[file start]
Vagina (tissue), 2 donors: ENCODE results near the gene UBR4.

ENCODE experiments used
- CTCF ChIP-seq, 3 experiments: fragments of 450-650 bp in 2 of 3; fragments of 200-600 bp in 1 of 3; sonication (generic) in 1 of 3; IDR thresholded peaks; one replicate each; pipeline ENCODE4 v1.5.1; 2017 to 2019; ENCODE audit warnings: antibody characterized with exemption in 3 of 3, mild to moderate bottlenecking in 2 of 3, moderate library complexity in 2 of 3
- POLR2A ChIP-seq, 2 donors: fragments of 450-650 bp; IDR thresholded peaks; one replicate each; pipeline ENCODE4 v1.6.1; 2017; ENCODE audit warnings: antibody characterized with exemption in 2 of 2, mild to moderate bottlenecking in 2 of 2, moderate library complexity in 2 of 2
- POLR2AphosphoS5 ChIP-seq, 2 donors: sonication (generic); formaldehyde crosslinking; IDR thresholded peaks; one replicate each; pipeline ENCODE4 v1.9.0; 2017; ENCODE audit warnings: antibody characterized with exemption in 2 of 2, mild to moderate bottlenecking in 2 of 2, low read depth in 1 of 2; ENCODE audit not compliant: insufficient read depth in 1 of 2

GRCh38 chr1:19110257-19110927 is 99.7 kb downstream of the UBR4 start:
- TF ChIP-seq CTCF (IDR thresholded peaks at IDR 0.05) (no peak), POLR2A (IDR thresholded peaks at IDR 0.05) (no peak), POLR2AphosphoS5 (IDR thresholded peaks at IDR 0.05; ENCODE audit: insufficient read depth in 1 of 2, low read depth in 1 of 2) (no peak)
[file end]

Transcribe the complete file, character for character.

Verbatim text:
Vagina (tissue), 2 donors: ENCODE results near the gene UBR4.

ENCODE experiments used
- CTCF ChIP-seq, 3 experiments: fragments of 450-650 bp in 2 of 3; fragments of 200-600 bp in 1 of 3; sonication (generic) in 1 of 3; IDR thresholded peaks; one replicate each; pipeline ENCODE4 v1.5.1; 2017 to 2019; ENCODE audit warnings: antibody characterized with exemption in 3 of 3, mild to moderate bottlenecking in 2 of 3, moderate library complexity in 2 of 3
- POLR2A ChIP-seq, 2 donors: fragments of 450-650 bp; IDR thresholded peaks; one replicate each; pipeline ENCODE4 v1.6.1; 2017; ENCODE audit warnings: antibody characterized with exemption in 2 of 2, mild to moderate bottlenecking in 2 of 2, moderate library complexity in 2 of 2
- POLR2AphosphoS5 ChIP-seq, 2 donors: sonication (generic); formaldehyde crosslinking; IDR thresholded peaks; one replicate each; pipeline ENCODE4 v1.9.0; 2017; ENCODE audit warnings: antibody characterized with exemption in 2 of 2, mild to moderate bottlenecking in 2 of 2, low read depth in 1 of 2; ENCODE audit not compliant: insufficient read depth in 1 of 2

GRCh38 chr1:19110257-19110927 is 99.7 kb downstream of the UBR4 start:
- TF ChIP-seq CTCF (IDR thresholded peaks at IDR 0.05) (no peak), POLR2A (IDR thresholded peaks at IDR 0.05) (no peak), POLR2AphosphoS5 (IDR thresholded peaks at IDR 0.05; ENCODE audit: insufficient read depth in 1 of 2, low read depth in 1 of 2) (no peak)